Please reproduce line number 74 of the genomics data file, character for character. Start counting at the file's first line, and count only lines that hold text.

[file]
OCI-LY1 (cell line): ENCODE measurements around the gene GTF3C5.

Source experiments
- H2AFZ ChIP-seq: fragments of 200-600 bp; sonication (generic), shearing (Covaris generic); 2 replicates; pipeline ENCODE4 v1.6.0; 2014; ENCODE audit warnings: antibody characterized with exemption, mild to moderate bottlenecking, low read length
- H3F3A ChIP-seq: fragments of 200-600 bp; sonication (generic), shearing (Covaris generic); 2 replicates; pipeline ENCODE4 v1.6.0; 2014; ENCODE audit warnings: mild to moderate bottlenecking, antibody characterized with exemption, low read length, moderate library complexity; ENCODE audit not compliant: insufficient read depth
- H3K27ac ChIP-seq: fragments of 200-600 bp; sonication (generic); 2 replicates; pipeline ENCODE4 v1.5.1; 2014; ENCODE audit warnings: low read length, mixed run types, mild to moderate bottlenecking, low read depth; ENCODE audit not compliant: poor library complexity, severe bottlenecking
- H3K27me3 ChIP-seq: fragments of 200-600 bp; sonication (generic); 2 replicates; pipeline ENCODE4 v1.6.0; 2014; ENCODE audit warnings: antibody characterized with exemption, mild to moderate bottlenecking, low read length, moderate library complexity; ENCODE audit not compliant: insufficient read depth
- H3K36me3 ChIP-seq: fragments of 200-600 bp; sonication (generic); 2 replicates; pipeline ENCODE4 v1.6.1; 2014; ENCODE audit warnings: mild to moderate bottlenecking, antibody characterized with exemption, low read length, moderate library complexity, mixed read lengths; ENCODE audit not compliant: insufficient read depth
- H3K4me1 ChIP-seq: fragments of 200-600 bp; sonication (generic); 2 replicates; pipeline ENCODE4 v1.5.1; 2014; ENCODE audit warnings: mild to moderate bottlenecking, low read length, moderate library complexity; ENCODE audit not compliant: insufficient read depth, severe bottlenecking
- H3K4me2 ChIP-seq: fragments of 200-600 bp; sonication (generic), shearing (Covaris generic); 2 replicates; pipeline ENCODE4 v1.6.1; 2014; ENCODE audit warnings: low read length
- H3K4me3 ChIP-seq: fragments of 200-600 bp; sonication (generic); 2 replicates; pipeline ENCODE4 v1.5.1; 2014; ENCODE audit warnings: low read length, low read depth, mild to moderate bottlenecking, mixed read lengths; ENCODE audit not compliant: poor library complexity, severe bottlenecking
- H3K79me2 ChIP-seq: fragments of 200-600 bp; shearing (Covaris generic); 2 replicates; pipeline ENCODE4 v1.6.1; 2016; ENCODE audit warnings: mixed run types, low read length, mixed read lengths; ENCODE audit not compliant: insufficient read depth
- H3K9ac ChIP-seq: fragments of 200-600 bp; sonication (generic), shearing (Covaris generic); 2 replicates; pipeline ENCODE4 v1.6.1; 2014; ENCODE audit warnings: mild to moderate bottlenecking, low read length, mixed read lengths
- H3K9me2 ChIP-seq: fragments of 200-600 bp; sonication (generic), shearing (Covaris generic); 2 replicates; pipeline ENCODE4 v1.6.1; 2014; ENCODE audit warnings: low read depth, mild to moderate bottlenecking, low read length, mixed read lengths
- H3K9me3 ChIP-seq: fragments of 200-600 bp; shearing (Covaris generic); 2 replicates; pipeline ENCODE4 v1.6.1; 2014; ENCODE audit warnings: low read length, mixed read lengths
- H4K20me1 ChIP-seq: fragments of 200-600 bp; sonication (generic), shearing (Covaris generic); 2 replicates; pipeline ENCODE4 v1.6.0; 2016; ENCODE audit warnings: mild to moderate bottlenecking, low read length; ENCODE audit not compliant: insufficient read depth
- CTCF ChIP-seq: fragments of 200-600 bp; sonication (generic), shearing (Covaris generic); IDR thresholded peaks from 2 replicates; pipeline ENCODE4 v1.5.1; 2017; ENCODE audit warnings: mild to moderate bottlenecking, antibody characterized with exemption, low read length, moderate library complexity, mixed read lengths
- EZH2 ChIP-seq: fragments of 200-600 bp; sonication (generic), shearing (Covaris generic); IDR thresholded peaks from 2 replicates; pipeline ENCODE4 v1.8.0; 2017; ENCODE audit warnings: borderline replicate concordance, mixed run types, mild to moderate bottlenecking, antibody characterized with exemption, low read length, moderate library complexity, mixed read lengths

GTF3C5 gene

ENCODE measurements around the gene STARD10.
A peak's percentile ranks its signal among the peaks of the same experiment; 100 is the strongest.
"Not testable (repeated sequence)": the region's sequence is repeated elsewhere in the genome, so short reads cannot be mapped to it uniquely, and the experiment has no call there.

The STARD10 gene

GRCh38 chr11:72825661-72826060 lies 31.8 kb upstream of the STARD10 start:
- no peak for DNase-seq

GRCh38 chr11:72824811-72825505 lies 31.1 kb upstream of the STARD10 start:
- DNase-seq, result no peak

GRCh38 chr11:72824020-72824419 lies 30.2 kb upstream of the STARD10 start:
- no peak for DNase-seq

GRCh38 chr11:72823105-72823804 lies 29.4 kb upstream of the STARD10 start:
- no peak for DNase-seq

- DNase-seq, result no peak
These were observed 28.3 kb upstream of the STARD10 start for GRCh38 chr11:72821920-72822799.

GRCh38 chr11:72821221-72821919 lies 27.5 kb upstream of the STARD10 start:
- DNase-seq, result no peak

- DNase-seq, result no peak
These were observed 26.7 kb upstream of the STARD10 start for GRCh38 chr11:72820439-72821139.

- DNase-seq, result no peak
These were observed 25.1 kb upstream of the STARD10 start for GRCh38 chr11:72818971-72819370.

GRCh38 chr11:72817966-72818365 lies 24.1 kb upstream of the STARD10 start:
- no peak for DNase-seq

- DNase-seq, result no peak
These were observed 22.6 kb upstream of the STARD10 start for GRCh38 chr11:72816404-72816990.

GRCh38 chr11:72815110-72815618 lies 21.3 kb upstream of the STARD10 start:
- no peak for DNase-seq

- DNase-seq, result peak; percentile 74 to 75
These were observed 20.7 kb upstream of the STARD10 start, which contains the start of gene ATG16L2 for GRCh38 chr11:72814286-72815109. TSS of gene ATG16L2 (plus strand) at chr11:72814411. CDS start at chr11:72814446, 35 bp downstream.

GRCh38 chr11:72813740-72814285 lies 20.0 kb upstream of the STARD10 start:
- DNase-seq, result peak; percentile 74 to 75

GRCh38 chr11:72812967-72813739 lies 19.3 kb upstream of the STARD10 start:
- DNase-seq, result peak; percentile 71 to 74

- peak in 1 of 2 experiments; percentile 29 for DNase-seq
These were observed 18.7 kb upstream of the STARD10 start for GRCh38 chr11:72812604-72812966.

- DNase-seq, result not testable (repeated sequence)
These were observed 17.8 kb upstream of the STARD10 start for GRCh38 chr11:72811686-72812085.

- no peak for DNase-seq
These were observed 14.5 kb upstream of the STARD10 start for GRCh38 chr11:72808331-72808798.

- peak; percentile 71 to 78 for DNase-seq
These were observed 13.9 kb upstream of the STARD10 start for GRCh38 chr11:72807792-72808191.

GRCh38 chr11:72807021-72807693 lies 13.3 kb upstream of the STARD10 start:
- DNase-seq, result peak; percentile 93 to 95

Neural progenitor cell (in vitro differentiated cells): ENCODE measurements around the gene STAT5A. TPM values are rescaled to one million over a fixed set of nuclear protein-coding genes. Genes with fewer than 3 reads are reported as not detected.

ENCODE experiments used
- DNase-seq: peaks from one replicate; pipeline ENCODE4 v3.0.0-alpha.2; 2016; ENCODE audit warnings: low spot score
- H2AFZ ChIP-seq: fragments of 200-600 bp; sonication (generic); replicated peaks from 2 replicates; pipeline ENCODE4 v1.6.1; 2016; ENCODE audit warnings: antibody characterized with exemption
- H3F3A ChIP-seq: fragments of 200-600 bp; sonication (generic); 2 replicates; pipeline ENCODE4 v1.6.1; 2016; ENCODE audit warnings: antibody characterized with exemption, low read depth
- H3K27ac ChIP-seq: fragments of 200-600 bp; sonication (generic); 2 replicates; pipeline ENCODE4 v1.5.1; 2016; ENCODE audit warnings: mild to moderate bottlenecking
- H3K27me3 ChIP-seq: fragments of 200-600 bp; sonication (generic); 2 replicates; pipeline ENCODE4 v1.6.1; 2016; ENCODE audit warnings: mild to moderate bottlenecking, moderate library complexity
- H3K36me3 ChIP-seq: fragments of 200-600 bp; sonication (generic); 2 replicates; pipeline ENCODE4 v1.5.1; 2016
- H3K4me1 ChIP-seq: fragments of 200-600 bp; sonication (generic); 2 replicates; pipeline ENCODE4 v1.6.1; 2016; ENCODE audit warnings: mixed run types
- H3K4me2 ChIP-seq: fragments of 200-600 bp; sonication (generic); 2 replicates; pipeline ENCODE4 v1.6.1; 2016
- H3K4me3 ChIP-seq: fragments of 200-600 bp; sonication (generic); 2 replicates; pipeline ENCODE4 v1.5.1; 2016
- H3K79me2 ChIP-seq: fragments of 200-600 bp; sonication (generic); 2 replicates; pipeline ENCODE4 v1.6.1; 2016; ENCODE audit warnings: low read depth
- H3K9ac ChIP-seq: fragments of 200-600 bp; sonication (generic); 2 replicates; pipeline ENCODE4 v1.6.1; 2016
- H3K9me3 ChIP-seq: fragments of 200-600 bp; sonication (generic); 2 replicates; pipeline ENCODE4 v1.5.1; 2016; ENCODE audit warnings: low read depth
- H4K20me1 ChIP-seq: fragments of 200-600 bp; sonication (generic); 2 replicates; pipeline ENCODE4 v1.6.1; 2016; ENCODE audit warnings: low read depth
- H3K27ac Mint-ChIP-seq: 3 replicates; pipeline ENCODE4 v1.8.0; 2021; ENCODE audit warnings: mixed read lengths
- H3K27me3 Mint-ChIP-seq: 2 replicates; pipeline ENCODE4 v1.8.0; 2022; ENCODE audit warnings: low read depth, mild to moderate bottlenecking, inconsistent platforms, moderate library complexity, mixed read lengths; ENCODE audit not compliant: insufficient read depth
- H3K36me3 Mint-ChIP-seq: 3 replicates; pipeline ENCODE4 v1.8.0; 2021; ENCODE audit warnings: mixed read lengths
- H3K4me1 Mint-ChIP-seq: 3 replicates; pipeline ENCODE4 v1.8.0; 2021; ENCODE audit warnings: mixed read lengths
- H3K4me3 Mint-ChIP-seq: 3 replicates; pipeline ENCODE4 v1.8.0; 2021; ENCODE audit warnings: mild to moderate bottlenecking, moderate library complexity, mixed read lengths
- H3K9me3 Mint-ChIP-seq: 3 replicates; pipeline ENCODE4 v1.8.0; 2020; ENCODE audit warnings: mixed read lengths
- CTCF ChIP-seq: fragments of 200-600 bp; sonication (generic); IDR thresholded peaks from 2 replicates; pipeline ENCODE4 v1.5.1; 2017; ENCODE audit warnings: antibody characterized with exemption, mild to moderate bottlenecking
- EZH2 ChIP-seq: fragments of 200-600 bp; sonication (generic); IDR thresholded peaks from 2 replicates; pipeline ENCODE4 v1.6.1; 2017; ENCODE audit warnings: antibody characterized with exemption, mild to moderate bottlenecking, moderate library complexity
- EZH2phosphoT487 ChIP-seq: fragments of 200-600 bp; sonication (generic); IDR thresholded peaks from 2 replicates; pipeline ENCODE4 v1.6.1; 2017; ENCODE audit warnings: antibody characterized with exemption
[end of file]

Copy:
- H3K9me3 ChIP-seq: fragments of 200-600 bp; sonication (generic); 2 replicates; pipeline ENCODE4 v1.5.1; 2016; ENCODE audit warnings: low read depth